Yesterday I posted a list of the authors in The Best Horror Short Stories 1800-1849. In reviewing the list, I see that I left out Wilhelm Hauff, the brilliant German writer of scary short stories who died much too young. For those of you counting at home, here is another list of the authors who have scary stories in my classic horror anthology AND their respective countries.

Honore de Balzac (France)
Charles Dickens (UK)
Wilhelm Hauff (Germany)
E.T.A. Hoffmann (Germany)
Nathaniel Hawthorne (US)
Edgar Allan Poe (US)
George Soane (UK)
Samuel Warren (UK)

The UK is represented by the most authors (3) in my best horror stories book for the first half of the nineteenth century. Now let's look at it from a different angle--from the number of horror stories by country. 

Honore de Balzac (France) (Stories in horror anthology: 2)
Charles Dickens (UK) (Stories in horror anthology: 1)
Wilhelm Hauff (Germany) (Stories in horror anthology: 1)
E.T.A. Hoffmann (Germany) (Stories in horror anthology: 1)
Nathaniel Hawthorne (US) (Stories in horror anthology: 1)
Edgar Allan Poe (US) (Stories in horror anthology: 4)
George Soane (UK) (Stories in horror anthology: 1)
Samuel Warren (UK) (Stories in horror anthology: 1)

By this you will see that the US has 5 of the 12 horror stories, the UK has 3, Germany and France have 2 each. To me this is interesting. Please keep in mind that only stories translated into the English language were considered for the horror anthology. Next week I will start counting down these Top 12. Have a great weekend.

Buy The Best Horror Short Stories 1800-1849 at Amazon
Buy The Best Horror Short Stories 1800-1849 at Barnes & Noble
Website: www.AndrewBarger.com

Thursday, September 9, 2010

List of Authors in The Best Horror Short Stories 1800-1849: A Classic Horror Anthology

I am nearly finished with my countdown of the best horror stories from 1800-1849. I have published 40-13 and the final 12 stories are contained in my new book: The Best Horror Short Stories 1800-1849: A Classic Horror Anthology. Next I will start counting down these Top 12, but first I want to tease you a bit by listing the authors whose horror stories made the anthology:

Honore de Balzac
Charles Dickens (Surprise!)
E.T.A. Hoffmann
Nathaniel Hawthorne
Edgar Allan Poe (No surprise)
George Soane (Who?)
Samuel Warren

It's easy to see that some of these classic horror authors have multiple stories in the anthology. See if you can guess what horror stories by these authors made the Top 12 for the first half of the nineteenth century. Tomorrow I will list the countries where the authors are from. Enjoy.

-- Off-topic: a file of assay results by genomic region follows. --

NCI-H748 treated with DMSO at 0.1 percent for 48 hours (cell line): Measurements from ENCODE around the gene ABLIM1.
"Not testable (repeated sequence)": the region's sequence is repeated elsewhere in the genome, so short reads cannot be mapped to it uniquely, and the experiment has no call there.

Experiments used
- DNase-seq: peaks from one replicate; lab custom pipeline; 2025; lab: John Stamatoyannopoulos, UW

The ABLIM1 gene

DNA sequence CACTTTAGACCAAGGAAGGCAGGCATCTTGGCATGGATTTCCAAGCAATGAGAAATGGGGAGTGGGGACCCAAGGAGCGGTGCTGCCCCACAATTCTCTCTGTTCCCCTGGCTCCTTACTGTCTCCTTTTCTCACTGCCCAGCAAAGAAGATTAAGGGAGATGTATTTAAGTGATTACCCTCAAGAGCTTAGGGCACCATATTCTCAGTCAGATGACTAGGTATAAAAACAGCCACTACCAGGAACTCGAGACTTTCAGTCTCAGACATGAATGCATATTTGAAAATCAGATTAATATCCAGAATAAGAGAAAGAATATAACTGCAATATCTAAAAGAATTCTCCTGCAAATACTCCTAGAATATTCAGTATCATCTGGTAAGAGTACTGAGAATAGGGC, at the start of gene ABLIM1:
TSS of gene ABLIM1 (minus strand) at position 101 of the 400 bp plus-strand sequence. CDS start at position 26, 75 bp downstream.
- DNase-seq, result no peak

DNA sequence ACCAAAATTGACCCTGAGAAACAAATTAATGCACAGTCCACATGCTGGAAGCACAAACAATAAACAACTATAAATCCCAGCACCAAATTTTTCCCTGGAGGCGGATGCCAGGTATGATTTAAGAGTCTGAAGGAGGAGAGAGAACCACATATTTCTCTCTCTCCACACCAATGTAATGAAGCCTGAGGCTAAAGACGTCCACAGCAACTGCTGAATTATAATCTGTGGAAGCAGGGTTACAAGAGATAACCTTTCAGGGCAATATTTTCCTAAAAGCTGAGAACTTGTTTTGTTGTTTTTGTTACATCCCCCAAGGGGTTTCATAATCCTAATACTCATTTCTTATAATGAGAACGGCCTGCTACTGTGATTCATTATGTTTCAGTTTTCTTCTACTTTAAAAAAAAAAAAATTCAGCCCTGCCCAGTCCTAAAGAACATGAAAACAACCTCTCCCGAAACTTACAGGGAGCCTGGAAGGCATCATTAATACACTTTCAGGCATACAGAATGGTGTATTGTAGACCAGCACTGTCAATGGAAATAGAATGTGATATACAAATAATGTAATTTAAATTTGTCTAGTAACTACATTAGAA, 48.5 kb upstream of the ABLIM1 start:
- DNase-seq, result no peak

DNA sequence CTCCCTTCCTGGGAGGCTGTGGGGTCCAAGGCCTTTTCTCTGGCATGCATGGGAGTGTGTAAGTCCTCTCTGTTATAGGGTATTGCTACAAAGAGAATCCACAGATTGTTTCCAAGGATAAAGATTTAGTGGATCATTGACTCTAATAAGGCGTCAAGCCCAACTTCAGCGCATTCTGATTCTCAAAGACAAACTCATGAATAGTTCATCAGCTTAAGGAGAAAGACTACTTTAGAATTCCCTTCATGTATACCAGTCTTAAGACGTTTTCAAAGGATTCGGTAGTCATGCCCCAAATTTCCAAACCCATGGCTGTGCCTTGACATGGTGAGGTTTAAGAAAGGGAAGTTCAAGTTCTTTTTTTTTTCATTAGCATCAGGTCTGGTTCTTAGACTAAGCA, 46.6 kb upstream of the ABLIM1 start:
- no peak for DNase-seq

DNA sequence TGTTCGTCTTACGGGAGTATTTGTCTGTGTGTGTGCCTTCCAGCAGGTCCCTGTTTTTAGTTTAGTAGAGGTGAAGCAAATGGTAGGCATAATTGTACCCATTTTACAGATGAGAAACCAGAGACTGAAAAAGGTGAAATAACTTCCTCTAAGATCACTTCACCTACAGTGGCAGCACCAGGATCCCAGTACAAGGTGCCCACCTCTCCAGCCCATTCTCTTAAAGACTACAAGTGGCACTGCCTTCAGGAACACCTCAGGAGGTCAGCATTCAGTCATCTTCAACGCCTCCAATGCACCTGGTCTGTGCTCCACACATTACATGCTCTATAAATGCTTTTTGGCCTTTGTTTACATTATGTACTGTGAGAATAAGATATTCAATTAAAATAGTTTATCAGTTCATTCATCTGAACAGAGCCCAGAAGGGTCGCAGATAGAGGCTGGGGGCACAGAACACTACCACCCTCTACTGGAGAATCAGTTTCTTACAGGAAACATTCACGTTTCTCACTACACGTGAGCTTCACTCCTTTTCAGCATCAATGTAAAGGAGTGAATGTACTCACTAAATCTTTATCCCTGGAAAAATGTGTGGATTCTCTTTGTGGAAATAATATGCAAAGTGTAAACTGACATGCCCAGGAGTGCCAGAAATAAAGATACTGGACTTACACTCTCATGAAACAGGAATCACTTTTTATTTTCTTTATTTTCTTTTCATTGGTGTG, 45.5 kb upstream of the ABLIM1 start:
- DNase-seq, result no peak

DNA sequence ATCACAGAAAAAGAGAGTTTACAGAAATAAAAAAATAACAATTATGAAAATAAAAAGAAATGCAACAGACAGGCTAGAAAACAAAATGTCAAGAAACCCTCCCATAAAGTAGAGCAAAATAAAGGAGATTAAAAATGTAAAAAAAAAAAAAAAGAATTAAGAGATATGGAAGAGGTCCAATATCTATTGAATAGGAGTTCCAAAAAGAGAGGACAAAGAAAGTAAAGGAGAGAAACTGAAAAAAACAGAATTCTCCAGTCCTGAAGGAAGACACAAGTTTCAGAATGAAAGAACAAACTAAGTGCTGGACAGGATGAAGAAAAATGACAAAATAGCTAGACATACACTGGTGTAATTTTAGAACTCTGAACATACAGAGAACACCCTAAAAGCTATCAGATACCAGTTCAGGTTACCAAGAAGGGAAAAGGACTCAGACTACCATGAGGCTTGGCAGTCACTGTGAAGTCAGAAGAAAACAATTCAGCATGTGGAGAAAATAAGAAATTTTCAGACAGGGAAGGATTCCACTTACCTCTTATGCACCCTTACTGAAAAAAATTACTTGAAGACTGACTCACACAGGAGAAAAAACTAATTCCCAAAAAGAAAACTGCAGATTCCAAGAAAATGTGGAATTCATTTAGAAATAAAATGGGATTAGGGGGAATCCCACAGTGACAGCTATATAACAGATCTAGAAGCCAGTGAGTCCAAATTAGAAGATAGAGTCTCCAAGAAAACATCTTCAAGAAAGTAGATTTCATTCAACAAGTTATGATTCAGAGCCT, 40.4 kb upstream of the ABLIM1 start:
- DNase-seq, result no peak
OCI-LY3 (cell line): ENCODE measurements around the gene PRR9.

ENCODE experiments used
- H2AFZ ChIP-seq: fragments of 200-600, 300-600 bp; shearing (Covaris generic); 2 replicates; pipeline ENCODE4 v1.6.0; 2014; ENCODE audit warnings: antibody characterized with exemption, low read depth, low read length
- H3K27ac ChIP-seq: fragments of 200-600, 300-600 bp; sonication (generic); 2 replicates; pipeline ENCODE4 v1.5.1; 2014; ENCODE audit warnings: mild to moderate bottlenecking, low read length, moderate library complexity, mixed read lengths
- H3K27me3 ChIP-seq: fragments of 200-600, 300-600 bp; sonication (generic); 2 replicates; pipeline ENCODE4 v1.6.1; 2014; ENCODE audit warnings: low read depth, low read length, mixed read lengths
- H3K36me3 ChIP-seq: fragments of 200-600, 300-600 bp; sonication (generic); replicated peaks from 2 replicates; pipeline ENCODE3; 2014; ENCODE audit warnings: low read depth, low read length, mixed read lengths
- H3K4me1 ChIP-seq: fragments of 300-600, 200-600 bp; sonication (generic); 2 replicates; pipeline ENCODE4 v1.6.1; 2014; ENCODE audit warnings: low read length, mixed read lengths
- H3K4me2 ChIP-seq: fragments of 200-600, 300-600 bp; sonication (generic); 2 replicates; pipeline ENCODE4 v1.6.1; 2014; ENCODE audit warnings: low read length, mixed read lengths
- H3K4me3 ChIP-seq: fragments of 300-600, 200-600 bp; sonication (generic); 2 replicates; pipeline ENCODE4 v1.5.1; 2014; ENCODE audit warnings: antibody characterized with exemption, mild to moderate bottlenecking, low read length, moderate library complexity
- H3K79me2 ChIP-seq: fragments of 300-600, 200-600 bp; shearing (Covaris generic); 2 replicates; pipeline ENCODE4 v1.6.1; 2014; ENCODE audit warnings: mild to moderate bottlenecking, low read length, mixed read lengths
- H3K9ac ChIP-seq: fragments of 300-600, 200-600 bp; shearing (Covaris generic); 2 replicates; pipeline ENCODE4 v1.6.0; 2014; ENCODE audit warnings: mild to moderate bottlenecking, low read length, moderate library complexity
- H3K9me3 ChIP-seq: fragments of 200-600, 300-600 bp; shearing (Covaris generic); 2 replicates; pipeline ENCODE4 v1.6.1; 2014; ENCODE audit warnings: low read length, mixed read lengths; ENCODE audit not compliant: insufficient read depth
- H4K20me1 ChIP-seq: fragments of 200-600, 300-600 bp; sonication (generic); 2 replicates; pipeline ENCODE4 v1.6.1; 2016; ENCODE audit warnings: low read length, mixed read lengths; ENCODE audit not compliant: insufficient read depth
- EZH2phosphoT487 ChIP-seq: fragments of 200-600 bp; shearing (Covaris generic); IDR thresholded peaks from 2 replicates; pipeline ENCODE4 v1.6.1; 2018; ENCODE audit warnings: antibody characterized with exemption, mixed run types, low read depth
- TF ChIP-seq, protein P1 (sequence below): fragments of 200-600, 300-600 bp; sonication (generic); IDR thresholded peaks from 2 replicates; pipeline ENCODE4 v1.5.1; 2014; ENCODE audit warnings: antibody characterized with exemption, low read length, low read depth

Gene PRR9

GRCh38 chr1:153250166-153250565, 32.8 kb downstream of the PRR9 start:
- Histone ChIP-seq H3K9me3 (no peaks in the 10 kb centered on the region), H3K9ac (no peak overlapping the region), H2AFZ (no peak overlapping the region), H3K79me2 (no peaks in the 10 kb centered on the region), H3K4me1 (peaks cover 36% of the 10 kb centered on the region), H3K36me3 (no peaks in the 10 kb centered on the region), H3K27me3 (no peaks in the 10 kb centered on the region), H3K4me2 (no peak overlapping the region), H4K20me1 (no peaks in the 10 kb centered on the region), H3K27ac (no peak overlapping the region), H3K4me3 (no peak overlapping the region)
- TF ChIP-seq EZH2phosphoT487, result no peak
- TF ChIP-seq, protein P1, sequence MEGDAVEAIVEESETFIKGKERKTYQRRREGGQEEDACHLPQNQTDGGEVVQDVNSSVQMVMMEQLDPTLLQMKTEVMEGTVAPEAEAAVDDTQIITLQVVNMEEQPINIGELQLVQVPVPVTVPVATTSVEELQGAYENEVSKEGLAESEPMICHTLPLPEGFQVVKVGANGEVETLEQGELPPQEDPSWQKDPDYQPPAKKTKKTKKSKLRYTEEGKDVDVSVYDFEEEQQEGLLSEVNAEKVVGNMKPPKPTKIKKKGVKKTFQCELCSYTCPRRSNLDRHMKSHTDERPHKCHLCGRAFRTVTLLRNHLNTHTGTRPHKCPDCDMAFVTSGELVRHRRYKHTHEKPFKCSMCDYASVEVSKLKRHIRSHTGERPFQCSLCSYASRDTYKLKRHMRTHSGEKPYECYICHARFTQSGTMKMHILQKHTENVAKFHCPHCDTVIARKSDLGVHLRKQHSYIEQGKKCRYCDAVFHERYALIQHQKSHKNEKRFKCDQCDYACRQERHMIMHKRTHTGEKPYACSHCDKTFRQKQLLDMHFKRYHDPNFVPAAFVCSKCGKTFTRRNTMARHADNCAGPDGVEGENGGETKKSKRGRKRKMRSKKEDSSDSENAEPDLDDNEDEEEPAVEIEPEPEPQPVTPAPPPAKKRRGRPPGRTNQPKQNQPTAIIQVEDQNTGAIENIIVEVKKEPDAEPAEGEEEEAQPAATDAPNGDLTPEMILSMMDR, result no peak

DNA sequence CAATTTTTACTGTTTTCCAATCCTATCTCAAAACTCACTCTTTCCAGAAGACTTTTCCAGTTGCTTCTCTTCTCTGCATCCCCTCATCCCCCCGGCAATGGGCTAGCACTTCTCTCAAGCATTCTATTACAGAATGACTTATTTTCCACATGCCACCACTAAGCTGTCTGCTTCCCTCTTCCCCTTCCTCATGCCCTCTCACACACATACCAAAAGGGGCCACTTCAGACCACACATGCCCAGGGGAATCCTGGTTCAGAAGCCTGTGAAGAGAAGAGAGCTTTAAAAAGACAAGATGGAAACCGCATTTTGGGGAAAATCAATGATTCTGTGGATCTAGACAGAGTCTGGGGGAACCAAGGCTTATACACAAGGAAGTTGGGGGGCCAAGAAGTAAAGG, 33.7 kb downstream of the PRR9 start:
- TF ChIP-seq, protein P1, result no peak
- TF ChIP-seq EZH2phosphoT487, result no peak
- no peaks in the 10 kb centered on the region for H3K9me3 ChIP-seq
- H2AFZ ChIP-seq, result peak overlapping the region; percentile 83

Website: www.AndrewBarger.com

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Thursday, September 2, 2010

New Cover for The Best Horror Short Stories 1800-1849: A Classic Horror Anthology



It has been a while since I have posted to my blog and I have been hearing about it! I was forced to pause my countdown of the best scary short stories from 1800-1849 to launch another book I edited: The Best Werewolf Short Stories 1800-1849. That book has gotten off to a good start in both the US and UK. I was also finalizing the cover for The Best Horror Short Stories 1800-1849 and here it is! Now, I don't want to hear any jokes about that being a picture of me on the cover. I look much worse than that after a late night of writing. Overall, I am pleased with the cover. It gives the book a classic horror feel without blood and gore. There is little of either in the 12 scary stories I picked as the best ones for this period, yet nothing is lost in their fright factor. The horror book has 250 pages and it is available at all major Internet retailers such as The Best Horror Short Stories at Amazon.com and The Best Horror Short Stories at Barnes & Noble. Over the next two weeks I will reveal the 12 horror stories I have chosen for the book to finish out the countdown.

Saturday, August 21, 2010

Midwest Book Review Gives The Best Werewolf Short Stories 1800-1849 a 5 Star Review

Great reviews keep coming in for the werewolf book I edited called The Best Werewolf Short Stories 1800-1849: A Classic Werewolf Anthology. This one is by the Midwest Book Review:

"Knowledgeably compiled and deftly edited by Andrew Barger, "The Best Werewolf Short Stories 1800-1849: A Classic Werewolf Anthology" is a 170-page literary compendium covering a fifty year span from 1800 to 1849 and identifying famous and not-so-well known authors who wrote werewolf stories that range from Edgar Allan Poe and Nathaniel Hawthorne, to Honore de Balzac and James Hogg. After an informed and informative introduction on the subject by Andrew Barger, five of these stories are presented in full, followed by a listing of short stories considered from 1800 to 1849, along with an index of Real Names. A seminal work of impressive scholarship, "The Best Werewolf Short Stories 1800-1849: A Classic Werewolf Anthology" is highly recommended reading for fantasy fans, and a valued addition to academic library Literary Studies reference collections."